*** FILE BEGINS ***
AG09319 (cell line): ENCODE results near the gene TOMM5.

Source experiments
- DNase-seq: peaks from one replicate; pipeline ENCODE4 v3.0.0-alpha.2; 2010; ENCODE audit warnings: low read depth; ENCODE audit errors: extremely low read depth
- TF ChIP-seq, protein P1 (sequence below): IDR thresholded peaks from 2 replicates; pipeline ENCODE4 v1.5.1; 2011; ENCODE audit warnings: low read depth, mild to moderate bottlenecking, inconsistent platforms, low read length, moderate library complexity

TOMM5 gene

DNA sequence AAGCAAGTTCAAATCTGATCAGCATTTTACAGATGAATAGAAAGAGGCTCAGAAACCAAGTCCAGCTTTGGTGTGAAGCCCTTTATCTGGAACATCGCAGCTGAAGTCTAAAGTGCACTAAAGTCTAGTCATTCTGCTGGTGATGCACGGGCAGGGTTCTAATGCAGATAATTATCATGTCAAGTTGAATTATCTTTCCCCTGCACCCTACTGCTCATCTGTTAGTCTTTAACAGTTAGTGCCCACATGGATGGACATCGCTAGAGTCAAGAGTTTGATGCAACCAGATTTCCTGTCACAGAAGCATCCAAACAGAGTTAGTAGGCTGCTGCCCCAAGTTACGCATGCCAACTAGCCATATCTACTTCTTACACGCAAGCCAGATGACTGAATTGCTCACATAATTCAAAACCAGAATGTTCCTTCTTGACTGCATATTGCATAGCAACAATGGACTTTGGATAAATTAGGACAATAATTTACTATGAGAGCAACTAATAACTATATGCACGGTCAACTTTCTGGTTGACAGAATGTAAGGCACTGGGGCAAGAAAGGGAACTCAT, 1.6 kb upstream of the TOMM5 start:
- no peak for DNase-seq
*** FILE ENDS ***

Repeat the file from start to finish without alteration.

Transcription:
AG09319 (cell line): ENCODE results near the gene TOMM5.

Source experiments
- DNase-seq: peaks from one replicate; pipeline ENCODE4 v3.0.0-alpha.2; 2010; ENCODE audit warnings: low read depth; ENCODE audit errors: extremely low read depth
- TF ChIP-seq, protein P1 (sequence below): IDR thresholded peaks from 2 replicates; pipeline ENCODE4 v1.5.1; 2011; ENCODE audit warnings: low read depth, mild to moderate bottlenecking, inconsistent platforms, low read length, moderate library complexity

TOMM5 gene

DNA sequence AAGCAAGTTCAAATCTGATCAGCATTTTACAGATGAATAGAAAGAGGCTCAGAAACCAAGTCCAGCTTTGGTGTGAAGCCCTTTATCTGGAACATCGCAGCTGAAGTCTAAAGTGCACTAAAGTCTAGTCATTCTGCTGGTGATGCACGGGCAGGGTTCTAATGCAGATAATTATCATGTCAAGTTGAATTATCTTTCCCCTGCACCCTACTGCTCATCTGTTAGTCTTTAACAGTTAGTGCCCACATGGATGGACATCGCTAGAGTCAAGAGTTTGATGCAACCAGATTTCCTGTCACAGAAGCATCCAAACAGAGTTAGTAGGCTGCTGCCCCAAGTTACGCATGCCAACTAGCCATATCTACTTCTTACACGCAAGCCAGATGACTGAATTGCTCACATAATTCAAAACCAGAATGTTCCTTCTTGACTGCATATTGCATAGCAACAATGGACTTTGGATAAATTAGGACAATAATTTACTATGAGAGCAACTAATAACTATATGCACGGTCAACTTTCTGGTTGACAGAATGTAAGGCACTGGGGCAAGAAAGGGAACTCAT, 1.6 kb upstream of the TOMM5 start:
- no peak for DNase-seq